Electronic material from Simon Fraser University is made of a wood-derived cellulose that enables electronic devices to be recycled at the end of their usable lives.


  • Biocompatible
  • Reduced costs
  • Reduced waste


  • Optics
  • Consumer goods
  • 3D Printing

UN Sustainable Development Goals Addressed

  • Goal 9: Industry Innovation & Infrastructure


  • Cellulose

The Challenge

Electronic waste, called e-waste, is often classified as hazardous because it contains toxins that are harmful to both humans and the environment. When the components from old devices cannot be recycled for use in new electronics, it is nearly impossible to eliminate the harmful chemicals that eventually leach into the ground or the atmosphere.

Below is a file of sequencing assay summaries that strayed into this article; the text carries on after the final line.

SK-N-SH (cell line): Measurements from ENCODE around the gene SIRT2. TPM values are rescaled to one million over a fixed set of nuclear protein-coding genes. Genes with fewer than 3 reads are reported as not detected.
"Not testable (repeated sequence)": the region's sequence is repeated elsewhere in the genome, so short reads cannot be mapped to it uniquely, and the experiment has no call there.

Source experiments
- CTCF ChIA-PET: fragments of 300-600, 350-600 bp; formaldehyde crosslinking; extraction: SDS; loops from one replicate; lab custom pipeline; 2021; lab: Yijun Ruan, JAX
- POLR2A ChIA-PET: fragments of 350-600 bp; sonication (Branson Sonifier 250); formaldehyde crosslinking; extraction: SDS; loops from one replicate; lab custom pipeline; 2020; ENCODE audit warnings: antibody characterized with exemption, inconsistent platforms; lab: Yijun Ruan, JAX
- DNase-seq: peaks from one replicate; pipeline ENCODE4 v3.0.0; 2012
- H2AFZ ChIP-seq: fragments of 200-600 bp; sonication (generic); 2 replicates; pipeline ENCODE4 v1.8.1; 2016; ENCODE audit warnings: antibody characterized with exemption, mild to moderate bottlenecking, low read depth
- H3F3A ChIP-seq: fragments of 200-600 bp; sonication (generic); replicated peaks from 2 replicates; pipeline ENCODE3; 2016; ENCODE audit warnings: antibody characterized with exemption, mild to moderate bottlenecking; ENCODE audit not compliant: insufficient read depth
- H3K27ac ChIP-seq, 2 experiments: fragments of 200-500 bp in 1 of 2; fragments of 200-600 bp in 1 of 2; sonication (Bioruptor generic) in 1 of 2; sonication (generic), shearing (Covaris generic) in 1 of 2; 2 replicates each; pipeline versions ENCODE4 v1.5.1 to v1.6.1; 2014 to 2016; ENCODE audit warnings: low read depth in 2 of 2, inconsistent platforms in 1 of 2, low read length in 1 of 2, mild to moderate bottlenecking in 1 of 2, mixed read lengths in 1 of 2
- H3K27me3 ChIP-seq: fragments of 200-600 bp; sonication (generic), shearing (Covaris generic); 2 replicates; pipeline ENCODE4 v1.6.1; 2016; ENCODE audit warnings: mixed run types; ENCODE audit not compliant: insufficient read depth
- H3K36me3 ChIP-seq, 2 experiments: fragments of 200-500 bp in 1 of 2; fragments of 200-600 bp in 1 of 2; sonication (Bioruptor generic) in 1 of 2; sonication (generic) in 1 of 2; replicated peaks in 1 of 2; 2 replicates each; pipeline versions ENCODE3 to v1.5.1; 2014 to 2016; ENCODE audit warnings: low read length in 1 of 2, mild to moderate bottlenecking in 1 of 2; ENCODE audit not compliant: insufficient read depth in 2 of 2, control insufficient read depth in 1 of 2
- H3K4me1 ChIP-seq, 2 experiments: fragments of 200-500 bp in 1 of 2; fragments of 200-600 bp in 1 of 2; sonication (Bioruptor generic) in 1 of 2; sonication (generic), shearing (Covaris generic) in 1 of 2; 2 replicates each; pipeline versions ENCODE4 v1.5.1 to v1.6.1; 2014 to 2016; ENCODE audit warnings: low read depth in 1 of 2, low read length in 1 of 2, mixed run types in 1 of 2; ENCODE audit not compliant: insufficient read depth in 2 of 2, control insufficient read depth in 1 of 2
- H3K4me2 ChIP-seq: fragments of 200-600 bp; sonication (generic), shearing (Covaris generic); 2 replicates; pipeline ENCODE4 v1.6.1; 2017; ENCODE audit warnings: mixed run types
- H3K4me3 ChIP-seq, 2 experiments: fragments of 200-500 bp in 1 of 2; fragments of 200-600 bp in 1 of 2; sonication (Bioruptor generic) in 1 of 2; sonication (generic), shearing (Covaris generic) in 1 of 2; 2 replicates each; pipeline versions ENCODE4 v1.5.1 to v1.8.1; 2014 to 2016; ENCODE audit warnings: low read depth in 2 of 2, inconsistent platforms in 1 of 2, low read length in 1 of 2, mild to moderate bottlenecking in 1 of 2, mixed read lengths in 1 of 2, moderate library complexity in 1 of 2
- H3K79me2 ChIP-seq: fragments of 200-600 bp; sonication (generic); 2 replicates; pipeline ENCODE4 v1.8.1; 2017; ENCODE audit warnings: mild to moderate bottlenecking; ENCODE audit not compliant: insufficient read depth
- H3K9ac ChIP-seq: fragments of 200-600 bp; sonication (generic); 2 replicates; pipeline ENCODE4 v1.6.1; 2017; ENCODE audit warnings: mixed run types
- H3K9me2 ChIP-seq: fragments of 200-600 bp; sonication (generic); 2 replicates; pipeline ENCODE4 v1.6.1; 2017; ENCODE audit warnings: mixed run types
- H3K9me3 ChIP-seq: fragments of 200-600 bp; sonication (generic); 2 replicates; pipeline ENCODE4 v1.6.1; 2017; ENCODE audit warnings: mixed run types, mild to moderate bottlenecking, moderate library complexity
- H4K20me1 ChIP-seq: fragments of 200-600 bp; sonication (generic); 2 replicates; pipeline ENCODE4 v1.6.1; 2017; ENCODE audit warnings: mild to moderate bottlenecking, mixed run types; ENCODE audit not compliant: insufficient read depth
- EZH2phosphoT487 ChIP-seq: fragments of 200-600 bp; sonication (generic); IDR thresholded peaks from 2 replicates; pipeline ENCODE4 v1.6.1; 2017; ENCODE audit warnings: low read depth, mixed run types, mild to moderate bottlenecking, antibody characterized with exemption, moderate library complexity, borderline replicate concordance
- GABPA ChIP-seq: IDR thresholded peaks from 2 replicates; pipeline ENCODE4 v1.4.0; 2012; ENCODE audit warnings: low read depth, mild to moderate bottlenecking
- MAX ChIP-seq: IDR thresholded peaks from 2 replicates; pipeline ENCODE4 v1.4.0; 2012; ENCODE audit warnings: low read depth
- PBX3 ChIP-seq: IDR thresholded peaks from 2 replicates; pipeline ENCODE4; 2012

Innovation Details

The material is a wood-derived that can replace plastics used in manufacturing electronics. The material can be 3D-printed to form devices such as circuit boards. When the device reaches the end of its lifetime, the material can be recycled or naturally broken down without contaminating the environment.

Biomimicry Story

Plant matter is mainly made up of cellulose, hemicellulose, and lignin. Cellulose makes up 30 to 90 percent of a plant; it gives plants their structure. Cellulose is lightweight but has a high strength to weight ratio, making it strong and durable. Cellulose can be broken down into small components called nanocrystals. Nanocrystals are strong and have low thermal conductivity.